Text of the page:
The Conservatives are already facing a humiliating climb down over the European Convention on Human Rights as a leading advisor has said it will not be possible to ignore rulings from Strasbourg unless the UK withdraws completely.
It means that prisoners may soon have the right to vote, despite David Cameron saying the prospect made him “physically sick”, the Telegraph reports.
Both Theresa May and Michael Gove are said to be angry that Mr Cameron will not countenance withdrawing from the convention which makes EU law superior to UK law and has caused outrage as Brits believe the rights of criminals are put above those of law abiding citizens.
The confirmation that withdrawing from the ECHR and replacing it with a British Bill of Rights was confirmed by Foreign Secretary Philip Hammond who said that action was not “on the table”.
The lawyer who advised the Conservatives on a Bill of Rights to replace the Human Rights Act, which enshrined the ECHR onto the UK statute books, said that when “push comes to shove” Britain will have to give way to Strasbourg judges.
British representatives are expected to tell the Council of Europe that it will not follow the edicts from judges in Strasbourg. But Jonathan Fisher QC said the government would have to “cede an element of sovereignty” if it wasn’t prepared to completely withdraw.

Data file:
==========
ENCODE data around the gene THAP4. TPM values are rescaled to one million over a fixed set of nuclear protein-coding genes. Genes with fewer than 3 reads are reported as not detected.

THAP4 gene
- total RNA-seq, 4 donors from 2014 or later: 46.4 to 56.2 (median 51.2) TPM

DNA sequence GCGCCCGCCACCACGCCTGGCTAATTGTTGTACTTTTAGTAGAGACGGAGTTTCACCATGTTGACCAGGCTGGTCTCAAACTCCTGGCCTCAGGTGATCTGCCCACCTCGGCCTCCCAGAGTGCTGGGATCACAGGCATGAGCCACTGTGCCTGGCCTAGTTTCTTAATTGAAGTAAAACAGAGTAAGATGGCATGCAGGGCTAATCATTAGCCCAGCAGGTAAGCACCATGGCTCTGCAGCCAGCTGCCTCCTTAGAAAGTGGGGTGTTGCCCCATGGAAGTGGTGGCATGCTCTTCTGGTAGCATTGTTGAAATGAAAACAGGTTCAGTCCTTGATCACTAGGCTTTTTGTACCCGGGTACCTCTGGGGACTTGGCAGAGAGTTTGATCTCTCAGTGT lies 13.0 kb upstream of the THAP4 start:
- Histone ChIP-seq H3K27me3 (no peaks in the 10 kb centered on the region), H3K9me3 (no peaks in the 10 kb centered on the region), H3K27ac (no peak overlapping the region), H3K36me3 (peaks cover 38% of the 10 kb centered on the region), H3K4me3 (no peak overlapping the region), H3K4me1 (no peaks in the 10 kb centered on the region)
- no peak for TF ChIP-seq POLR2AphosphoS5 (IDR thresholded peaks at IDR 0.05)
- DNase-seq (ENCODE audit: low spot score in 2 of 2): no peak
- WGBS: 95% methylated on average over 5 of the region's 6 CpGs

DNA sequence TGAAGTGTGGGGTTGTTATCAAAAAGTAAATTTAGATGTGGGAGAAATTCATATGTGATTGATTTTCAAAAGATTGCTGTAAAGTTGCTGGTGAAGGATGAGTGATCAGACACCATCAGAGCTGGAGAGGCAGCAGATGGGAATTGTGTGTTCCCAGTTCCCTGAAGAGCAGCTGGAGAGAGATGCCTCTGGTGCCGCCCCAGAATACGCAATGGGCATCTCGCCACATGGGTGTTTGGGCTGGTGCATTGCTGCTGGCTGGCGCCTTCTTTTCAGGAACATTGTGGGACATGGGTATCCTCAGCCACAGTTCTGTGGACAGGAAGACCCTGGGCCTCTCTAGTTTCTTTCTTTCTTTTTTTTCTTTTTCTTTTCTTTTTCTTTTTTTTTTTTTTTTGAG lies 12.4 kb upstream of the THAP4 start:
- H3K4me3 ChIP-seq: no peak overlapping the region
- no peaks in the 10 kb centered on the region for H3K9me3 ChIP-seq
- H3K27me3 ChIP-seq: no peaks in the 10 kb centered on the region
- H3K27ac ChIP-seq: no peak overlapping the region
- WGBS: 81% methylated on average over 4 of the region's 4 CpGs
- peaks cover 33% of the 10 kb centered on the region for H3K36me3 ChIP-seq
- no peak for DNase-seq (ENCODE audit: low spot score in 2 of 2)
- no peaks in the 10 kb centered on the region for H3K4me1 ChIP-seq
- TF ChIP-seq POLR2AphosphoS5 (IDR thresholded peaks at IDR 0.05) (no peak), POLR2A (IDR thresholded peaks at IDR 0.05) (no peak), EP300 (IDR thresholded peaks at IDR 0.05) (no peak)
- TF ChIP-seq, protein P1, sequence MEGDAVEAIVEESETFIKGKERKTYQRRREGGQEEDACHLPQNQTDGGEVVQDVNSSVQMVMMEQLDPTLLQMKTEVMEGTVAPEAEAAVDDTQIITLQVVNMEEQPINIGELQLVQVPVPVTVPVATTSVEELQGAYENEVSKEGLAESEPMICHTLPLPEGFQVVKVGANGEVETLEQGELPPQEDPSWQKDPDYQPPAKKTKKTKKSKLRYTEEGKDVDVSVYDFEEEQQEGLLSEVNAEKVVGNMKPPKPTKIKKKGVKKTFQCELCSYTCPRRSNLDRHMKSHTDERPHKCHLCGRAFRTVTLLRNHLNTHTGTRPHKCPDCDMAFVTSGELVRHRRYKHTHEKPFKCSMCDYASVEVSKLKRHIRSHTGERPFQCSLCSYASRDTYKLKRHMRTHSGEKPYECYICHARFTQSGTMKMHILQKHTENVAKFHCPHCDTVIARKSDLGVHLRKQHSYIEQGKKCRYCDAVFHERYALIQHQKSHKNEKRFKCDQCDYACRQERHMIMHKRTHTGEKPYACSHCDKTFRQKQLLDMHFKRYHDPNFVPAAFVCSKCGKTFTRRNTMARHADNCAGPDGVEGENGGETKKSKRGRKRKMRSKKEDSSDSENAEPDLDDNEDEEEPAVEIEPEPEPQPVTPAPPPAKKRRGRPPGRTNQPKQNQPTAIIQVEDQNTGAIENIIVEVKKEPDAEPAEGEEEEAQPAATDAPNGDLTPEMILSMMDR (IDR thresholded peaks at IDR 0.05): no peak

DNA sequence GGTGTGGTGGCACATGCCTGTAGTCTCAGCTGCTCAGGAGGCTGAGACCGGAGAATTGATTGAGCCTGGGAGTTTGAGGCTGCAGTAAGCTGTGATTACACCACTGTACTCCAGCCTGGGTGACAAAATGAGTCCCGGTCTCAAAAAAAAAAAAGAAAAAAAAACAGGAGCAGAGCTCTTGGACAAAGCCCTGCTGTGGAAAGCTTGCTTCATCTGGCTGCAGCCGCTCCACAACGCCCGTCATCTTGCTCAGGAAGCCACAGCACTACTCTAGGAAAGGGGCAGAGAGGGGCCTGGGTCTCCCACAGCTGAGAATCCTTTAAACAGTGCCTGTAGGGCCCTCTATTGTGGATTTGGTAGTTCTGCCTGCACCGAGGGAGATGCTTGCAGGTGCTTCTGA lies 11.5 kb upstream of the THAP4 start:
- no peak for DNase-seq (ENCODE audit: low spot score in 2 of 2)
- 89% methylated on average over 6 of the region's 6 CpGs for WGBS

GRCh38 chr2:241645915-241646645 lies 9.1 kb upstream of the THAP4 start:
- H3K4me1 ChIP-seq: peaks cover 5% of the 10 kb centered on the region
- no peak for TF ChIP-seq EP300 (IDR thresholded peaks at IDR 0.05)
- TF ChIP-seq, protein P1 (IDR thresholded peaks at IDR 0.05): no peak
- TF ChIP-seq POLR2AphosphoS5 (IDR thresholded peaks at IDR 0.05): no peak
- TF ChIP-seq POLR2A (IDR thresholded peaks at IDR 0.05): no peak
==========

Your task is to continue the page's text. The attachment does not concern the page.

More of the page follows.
This means that rules such as prisoner voting, on which there is a blanket ban in the UK, will be decided by foreign judges not democratically elected MPs in Westminster.
“If push comes to shove, and we do something in one of our cases that the European court doesn’t like, then at the ultimate level we are obliged to follow the court’s position.
“Do they the politicians accept that whichever way you look at it an element of sovereignty is being ceded to Strasbourg in reality or do they want to pull back from that?”
Diane James MEP, UKIP’s Justice and Home Affairs spokeswoman said she had “little doubt votes for prisoners will be forced upon us.”
“The UKIP position is there should be a blanket ban of votes for prisoners.
UKIP MEPs and staff protest outside the court in 2012
The problem is, if we continue to be members of the EU and as a consequence, signed up to the ECHR, the ECHR judgments trump that of our national parliament and Supreme Court
As it stands, the UK is bound by Article 46.1 of the Convention which requires us ‘to abide by the final judgment of the Court in any case’ to which we are a party.
If the ECHR does force the UK to give votes to prisoners it will be a huge slap in the face to the British democratic process and once again signals the UK cannot escape this ECHR supremacy while we are signed-up members of the EU.”
Mr Cameron has insisted the decision on prisoner voting should be left to Parliament, where MPs have opposed lifting the ban.